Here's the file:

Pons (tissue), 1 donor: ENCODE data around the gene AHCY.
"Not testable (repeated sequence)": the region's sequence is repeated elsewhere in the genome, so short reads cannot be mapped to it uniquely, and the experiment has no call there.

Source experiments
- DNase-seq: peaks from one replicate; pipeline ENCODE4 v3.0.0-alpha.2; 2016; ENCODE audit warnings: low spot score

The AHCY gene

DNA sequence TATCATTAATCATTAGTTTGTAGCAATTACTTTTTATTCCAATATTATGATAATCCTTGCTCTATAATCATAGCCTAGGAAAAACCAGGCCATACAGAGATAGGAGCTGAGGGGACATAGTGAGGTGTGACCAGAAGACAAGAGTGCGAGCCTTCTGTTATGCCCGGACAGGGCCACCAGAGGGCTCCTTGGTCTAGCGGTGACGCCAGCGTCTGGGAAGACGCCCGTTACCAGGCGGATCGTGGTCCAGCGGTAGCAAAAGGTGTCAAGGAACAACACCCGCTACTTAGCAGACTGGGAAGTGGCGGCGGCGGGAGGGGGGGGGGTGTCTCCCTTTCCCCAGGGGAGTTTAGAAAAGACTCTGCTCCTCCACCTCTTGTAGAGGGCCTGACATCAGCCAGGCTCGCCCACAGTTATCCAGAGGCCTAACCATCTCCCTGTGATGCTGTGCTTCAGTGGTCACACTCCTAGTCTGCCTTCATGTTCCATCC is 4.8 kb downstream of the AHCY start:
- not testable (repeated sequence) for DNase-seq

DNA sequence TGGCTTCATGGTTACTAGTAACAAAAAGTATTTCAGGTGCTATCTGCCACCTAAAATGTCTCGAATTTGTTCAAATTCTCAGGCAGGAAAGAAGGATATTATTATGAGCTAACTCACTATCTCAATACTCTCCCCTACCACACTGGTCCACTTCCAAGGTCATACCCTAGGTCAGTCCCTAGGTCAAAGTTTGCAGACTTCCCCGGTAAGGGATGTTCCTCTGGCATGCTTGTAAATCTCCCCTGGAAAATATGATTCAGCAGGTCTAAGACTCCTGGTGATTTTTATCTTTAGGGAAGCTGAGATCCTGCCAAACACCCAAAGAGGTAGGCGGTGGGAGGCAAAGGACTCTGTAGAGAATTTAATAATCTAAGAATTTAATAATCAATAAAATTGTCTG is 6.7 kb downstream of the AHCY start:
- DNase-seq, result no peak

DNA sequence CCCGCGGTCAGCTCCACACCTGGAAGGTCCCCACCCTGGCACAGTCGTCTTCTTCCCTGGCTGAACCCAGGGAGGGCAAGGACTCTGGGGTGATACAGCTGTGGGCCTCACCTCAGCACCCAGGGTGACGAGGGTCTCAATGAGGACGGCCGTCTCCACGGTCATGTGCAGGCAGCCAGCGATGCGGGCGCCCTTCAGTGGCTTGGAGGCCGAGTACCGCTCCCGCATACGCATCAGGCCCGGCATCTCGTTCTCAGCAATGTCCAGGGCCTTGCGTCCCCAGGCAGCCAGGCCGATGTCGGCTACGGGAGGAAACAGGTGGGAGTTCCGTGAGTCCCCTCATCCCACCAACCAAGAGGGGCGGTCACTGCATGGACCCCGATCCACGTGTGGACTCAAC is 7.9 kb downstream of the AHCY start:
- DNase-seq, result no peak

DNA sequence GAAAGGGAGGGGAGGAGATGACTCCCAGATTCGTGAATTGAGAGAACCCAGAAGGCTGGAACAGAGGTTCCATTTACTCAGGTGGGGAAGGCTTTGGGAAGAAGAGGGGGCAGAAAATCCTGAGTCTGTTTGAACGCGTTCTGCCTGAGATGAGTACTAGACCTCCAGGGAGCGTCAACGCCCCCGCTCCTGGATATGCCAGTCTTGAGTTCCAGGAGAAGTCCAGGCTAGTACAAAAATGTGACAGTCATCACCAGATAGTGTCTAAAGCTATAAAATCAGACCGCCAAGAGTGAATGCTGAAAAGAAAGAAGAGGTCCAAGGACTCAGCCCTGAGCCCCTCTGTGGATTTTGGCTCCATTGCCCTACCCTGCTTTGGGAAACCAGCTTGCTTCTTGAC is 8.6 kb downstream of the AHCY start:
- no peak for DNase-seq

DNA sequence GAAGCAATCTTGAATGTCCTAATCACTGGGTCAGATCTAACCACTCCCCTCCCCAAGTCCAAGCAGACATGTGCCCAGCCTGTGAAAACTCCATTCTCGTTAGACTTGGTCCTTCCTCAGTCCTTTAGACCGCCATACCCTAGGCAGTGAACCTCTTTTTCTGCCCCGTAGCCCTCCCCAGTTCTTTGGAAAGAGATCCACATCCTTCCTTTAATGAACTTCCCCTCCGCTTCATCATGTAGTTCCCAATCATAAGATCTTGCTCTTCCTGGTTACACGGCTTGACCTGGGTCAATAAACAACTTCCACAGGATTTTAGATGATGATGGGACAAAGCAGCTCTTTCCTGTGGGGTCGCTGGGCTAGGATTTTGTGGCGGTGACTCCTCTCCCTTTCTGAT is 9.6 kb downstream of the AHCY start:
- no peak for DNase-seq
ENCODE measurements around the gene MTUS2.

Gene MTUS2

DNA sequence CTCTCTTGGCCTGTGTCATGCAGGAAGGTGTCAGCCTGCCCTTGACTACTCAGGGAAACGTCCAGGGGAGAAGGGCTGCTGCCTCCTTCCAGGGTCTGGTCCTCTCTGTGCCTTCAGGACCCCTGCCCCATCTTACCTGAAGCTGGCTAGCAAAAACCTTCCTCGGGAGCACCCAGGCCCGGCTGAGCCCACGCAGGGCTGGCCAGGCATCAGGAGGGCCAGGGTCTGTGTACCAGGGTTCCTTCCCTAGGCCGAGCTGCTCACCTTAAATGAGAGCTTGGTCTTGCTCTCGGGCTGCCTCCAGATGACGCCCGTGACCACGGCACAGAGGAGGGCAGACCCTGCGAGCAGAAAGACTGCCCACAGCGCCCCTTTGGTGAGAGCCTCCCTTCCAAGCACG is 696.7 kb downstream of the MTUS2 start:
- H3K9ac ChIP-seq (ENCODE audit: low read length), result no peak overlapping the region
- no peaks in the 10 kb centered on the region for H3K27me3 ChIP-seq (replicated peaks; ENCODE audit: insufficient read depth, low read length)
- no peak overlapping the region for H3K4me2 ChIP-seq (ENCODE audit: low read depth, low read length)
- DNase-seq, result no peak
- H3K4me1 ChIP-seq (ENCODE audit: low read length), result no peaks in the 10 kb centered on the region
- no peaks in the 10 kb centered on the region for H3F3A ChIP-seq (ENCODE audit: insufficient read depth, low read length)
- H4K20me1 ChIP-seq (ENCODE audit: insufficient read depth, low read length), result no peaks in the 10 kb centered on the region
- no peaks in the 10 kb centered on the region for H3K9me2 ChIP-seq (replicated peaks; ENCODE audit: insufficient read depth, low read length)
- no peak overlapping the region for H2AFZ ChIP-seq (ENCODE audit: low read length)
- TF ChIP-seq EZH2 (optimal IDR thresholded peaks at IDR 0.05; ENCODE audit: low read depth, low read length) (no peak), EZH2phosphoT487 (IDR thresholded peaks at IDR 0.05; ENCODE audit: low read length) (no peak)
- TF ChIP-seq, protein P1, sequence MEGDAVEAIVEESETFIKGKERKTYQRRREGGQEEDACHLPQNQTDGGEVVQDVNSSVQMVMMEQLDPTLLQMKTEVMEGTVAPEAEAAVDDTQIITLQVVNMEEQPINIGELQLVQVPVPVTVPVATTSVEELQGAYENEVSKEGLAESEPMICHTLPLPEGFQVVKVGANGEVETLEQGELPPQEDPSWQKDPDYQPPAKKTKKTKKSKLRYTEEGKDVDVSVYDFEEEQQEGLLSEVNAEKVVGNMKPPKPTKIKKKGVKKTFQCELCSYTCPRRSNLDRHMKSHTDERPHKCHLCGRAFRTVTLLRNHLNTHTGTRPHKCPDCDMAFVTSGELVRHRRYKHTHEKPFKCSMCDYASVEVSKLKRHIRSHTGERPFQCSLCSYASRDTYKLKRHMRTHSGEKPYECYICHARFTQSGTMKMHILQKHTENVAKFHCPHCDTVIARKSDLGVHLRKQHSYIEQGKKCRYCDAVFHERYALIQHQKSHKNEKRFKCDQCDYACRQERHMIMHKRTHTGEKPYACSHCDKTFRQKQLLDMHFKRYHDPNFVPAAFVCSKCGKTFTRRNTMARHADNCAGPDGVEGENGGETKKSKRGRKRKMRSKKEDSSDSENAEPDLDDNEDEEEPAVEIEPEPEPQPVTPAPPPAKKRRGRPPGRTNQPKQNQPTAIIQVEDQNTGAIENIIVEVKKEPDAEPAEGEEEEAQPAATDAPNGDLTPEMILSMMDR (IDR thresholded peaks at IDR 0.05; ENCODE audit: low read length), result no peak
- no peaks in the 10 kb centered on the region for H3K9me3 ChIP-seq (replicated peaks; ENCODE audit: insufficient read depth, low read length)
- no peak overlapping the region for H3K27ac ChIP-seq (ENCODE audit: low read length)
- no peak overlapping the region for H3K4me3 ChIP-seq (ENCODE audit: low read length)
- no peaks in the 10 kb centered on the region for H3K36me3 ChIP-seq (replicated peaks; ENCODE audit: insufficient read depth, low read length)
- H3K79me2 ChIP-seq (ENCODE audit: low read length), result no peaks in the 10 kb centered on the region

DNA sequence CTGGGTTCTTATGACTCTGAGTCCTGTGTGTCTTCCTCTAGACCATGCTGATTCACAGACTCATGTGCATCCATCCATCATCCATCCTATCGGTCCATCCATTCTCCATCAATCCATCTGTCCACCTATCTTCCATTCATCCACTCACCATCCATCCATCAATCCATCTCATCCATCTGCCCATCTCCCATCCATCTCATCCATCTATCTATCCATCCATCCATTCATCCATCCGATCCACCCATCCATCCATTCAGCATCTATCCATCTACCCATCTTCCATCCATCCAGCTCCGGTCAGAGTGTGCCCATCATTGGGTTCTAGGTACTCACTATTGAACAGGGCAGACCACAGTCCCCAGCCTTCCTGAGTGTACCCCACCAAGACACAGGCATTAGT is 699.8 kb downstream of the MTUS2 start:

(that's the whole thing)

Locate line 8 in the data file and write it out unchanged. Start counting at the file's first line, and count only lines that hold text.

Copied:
DNA sequence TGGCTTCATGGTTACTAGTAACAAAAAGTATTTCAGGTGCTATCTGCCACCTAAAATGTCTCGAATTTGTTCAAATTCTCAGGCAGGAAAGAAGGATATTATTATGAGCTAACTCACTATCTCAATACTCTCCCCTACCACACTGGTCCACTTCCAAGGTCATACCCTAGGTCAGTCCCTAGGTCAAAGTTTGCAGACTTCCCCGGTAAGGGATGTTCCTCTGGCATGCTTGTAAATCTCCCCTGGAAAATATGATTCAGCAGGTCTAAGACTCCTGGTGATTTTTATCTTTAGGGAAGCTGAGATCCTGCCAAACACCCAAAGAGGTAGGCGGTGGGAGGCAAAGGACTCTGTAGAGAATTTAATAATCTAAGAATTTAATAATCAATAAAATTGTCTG is 6.7 kb downstream of the AHCY start: